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Photo by Jim Blaylock
Volunteers do a ceremonial raising of a wall to the house that is being built by Homes for Our Troops for paralyzed Army veteran Sean Gittens and his family on North Tubman Road. Originally, plans were to build a home in Knob Hill but conflicts with the Home Owners Association led to the plan being abandoned.

Work starts on Gittens home

Volunteers build house for veteran

Posted: January 27, 2012 - 3:35pm  |  Updated: February 1, 2012 - 5:06am
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Paralyzed Army veteran Sean Gittens and his family listen to remarks during the kick off ceremony with Homes for Our Troops. Volunteers from the organization are building them a house on North Tubman Road in Appling.  Photo by Jim Blaylock
Photo by Jim Blaylock
Paralyzed Army veteran Sean Gittens and his family listen to remarks during the kick off ceremony with Homes for Our Troops. Volunteers from the organization are building them a house on North Tubman Road in Appling.

Twitter @ValerieRowell

The long-awaited construction of a new home for a paralyzed veteran got under way this past weekend in Appling.

Homes for Our Troops assembled a Build Brigade Friday, with volunteers stepping in to construct a home for Army Sgt. First Class Sean Gittens and his family.

“What a beautiful day to build a home,” Fort Gordon Col. Jeffrey Lepak told the gathered group at an opening ceremony Friday. “So let’s roll up our sleeves, strap on our tool belts, put on our hard hats and let’s build a house.”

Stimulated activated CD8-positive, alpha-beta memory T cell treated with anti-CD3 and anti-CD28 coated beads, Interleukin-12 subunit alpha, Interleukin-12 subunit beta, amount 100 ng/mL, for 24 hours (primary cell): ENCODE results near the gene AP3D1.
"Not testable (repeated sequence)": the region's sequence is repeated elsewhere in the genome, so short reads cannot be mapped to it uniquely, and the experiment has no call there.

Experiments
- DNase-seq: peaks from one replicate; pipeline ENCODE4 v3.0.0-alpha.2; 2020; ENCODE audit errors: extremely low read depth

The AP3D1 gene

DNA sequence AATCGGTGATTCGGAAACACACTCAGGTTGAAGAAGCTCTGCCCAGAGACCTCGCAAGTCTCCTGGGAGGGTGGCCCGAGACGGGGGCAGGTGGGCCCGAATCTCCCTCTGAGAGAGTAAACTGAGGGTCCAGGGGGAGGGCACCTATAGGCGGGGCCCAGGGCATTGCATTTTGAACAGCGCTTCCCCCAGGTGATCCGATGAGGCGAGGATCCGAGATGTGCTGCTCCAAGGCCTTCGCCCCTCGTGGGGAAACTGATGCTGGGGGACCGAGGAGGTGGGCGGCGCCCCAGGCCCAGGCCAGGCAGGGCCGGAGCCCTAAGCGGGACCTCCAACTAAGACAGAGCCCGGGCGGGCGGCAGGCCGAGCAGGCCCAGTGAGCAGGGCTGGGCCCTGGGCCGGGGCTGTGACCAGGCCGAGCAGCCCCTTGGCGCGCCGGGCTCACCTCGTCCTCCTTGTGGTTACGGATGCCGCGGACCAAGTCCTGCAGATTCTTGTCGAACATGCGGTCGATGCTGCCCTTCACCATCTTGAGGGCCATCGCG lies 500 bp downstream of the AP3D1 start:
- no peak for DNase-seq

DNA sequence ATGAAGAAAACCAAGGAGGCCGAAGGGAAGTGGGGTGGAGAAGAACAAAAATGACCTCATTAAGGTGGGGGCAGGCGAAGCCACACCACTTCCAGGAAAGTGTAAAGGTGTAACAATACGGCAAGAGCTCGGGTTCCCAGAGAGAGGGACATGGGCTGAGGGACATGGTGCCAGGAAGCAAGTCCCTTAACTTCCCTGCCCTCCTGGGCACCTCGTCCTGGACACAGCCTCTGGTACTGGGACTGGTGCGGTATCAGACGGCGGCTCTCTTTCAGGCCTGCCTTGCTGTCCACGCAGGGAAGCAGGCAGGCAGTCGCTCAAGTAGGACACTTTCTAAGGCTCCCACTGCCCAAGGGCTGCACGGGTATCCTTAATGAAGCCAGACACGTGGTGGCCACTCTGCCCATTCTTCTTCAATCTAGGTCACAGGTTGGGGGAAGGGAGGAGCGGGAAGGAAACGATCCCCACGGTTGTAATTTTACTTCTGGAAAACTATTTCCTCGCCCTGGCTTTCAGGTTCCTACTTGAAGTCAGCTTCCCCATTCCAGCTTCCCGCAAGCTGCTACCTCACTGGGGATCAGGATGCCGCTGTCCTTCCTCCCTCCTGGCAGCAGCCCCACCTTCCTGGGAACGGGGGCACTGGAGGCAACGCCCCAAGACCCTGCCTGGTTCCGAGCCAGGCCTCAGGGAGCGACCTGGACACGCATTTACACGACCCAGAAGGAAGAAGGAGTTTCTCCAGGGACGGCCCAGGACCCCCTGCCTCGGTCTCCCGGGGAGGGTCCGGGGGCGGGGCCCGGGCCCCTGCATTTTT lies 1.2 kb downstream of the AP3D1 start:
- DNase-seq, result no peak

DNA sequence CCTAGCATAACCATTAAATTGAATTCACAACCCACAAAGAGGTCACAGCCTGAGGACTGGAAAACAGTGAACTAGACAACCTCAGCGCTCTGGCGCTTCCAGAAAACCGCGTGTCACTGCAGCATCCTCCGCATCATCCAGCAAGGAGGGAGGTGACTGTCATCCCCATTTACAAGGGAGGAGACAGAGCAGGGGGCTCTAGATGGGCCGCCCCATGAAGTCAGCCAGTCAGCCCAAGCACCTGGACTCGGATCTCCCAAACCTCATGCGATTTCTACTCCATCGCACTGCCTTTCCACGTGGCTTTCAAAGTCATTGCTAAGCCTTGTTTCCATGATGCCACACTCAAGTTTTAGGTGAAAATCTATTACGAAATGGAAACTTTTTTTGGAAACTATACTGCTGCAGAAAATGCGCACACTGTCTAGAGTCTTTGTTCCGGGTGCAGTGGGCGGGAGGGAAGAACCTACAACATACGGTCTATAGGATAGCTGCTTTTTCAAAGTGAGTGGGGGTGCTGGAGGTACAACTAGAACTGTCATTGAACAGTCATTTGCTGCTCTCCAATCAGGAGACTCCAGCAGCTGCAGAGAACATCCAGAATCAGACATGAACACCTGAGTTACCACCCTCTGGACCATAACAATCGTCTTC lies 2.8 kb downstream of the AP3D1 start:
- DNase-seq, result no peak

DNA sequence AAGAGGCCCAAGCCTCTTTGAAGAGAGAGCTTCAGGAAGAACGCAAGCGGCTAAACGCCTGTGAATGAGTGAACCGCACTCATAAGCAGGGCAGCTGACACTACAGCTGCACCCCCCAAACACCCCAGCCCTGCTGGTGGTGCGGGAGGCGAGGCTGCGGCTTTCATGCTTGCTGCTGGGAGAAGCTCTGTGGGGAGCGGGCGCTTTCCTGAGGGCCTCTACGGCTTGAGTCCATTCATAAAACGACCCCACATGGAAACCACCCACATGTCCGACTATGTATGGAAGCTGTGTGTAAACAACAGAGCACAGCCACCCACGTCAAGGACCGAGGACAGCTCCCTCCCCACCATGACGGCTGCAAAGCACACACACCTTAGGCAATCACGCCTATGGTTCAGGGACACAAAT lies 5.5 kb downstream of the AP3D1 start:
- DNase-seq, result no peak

The Build Brigade was the ceremonial kick-off of construction of the home, to be given to the Gittens for free, on North Tubman Road.

Homes for Our Troops is a national non-profit organization that builds specially adapted homes for severely injured veterans.

Gittens is partially paralyzed from brain injuries he sustained while serving overseas.He is wheelchair bound and can’t get around the family’s current two-story home. He also can’t use the shower or tub.

“This new house is going to make it so much easier on my family,” Gittens’ wife, Sharon, said.

The Gittens’ home will include an open floor plan, roll-in shower, a lift for the tub and roll-under counter space.

Construction of a first planned home was set to start June 2010 near the Knob Hill subdivision house the Gittens currently rent. But the property owners association issued a cease and desist order, contending HFOT never received final approval for their plans, which Knob Hill said didn’t meet the standards of the community’s estate section.

The Gittens family, after having hopes for a new home dashed once, were excited to see walls going up.

“Yeah, it’s cool,” one of Gittens’ four daughters, Monique Bramwell, 21, said. “You see it in the making. You see what all the fuss was about.”

The house is built using volunteer labor, donated money and materials.

In about eight years, the organization has built homes for more than 100 injured veterans nationwide.

“Our typical project is about three or four months (for construction),” Homes for Our Troops Public Relations and Marketing Manager Jennifer Fiorentino said, adding the family should be moved into the home by the summer.

For information, to volunteer or to donate to Homes for Our Troops, visit www.homesforourtroops.org. Also on the site is a list of received and needed materials.

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